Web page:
There was a time when people who lost jobs, at least in the white-collar world, were told not to work at anything “lower status” while waiting for the next professional opportunity, lest it hurt their career. The idea seemed to be that if you settled for something too “low,” you’d never be taken seriously again.
Or something like that. Coming from a blue-collar family, I might have missed the memo that one’s career would be more important than one’s mortgage payment. In any case, I think that most people who held this view have had to let it go during this last recession.
Now the issue isn’t so much whether one should take interim work, but how to manage it without wreaking havoc on the broader job search. Lining up the interim job is another puzzle for most people: The first job search is hard enough; now there should be a second search?
Yes, there probably should be. Even if you’re currently working, now is a good time to change your mental default setting from “I probably wouldn’t take interim work if I lost my job” to “I almost certainly would.” The more we lock our brains into the expectation that we can and will find work under any and all circumstances, the more resiliency we’re likely to build in.
With this worldview, you start to see potential sidelines everywhere.
Whether you’d like to take an interim job now while you orchestrate your “real” job search, or you’d like to be ready in case you need one later, you’ll find it easier going if you follow some basic steps.
1. Think about logistics. An interim job usually pays less than your regular work. Hence, it shouldn’t involve a long or difficult commute. Unless you live in a rural setting, consider five miles from your home to be your optimum hunting grounds.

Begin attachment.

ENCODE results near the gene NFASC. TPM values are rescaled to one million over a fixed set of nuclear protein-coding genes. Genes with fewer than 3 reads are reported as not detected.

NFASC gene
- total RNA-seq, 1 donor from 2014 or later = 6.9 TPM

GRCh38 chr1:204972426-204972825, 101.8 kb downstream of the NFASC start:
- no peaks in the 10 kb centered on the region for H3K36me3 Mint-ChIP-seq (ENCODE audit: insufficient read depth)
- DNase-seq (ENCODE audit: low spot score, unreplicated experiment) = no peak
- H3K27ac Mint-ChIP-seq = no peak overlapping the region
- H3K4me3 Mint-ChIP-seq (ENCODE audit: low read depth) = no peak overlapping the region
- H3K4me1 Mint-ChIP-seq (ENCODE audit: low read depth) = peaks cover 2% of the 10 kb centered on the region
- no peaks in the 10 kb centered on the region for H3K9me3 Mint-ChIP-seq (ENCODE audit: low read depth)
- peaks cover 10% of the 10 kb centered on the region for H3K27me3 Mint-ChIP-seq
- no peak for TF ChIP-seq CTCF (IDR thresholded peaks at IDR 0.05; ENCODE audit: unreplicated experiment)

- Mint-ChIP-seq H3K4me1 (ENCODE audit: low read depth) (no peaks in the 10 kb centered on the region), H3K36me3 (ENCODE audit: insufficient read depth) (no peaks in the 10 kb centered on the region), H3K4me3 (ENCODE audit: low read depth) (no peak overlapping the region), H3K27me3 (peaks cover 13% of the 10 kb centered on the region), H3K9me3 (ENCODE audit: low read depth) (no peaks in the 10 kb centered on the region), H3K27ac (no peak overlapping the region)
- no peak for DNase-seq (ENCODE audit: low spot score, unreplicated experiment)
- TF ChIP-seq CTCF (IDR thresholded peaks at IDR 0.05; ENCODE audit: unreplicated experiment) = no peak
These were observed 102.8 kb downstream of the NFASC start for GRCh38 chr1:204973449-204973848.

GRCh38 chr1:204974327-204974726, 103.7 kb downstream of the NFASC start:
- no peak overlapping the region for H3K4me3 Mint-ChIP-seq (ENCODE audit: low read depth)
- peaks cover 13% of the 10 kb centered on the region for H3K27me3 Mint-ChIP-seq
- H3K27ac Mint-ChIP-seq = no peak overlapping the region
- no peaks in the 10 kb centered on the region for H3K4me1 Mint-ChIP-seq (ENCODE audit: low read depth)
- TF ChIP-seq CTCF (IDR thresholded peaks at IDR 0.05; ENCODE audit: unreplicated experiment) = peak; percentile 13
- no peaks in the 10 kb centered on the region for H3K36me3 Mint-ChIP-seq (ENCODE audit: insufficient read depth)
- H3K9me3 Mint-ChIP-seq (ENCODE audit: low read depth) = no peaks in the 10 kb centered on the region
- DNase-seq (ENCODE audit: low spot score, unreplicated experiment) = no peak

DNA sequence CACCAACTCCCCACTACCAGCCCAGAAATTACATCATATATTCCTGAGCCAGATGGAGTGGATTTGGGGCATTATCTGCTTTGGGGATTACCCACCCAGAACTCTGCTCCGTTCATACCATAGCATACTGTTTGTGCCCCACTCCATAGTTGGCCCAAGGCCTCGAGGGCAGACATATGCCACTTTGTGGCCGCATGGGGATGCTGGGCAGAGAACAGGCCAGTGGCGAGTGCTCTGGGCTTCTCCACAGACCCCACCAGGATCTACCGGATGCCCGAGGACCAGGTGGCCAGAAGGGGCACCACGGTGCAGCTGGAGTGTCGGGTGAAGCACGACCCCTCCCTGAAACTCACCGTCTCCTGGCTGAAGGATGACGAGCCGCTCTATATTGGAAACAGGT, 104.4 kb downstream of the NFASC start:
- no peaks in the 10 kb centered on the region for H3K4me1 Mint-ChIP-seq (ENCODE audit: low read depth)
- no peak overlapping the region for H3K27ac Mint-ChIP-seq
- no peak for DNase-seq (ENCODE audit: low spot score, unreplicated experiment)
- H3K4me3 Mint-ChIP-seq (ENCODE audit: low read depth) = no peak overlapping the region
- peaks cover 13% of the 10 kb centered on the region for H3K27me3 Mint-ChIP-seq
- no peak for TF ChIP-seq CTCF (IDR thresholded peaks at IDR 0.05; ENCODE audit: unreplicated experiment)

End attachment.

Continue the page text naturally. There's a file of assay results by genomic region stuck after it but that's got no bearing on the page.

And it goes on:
2. Consider your schedule. It doesn’t make sense to pay more money to day care than you’ll make at this job. When assessing potential work hours, look for time that you can give to the job without having it cost you money elsewhere. You’ll also need to allocate 15 to 20 hours a week to finding your main job. For these reasons, optimum interim job schedules often include early mornings or evenings.
3. Assess your marketable skills. Are you physically fit? Good on the telephone? Knowledgeable about tools or certain processes? Familiar with your area roads and neighborhoods? Write it all down. Remember: You’re not going to do this work forever, and you won’t be paid top dollar. So don’t limit your list to the things you’re very good at or enjoy doing. If you can tolerate it and do it well enough to fill the bill for an employer, it goes on the list.
4. Choose your interim job goal. A broad category such as customer service will work. Less helpful is a handful of ideas, such as “landscaping or call center work or night security.” Such disparate ideas make it difficult to build a credible resume, and can sound unfocused in conversations.
5. Make an interim job resume. This short, to-the-point document highlights what you can do for a particular group of employers, and downplays everything else. So a marketing executive seeking retail work will use the top of the resume to showcase strengths in serving the public and making sales, with only a line or two toward the bottom of the page devoted to the last marketing job.
6. Talk with employers. This kind of search is best done person-to-person, so start a list of potential employers and the managers to talk with. As a rule, this is more easily done with small companies, or those that are locally managed than with the big-box groups that rely on electronic processes. Once employed, you’ll find smaller employers are also more flexible about schedules.
7. Stay cheerful! Even if an interim job feels like a major detour, you’ll be glad later that you did it. Cash flow, structure, human contact and a sense of self-reliance tend to trump any bruised pride related to working “below one’s level.”
Amy Lindgren owns Prototype Career Service, a career consulting firm in St. Paul, Minn. She can be reached at firstname.lastname@example.org or at 626 Armstrong Ave., St. Paul, MN 55102.